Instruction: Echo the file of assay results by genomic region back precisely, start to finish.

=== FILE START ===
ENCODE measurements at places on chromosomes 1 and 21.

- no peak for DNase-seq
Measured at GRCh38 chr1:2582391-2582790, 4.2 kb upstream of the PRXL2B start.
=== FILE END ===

ENCODE measurements at places on chromosomes 1 and 21.

- no peak for DNase-seq
Measured at GRCh38 chr1:2582391-2582790, 4.2 kb upstream of the PRXL2B start.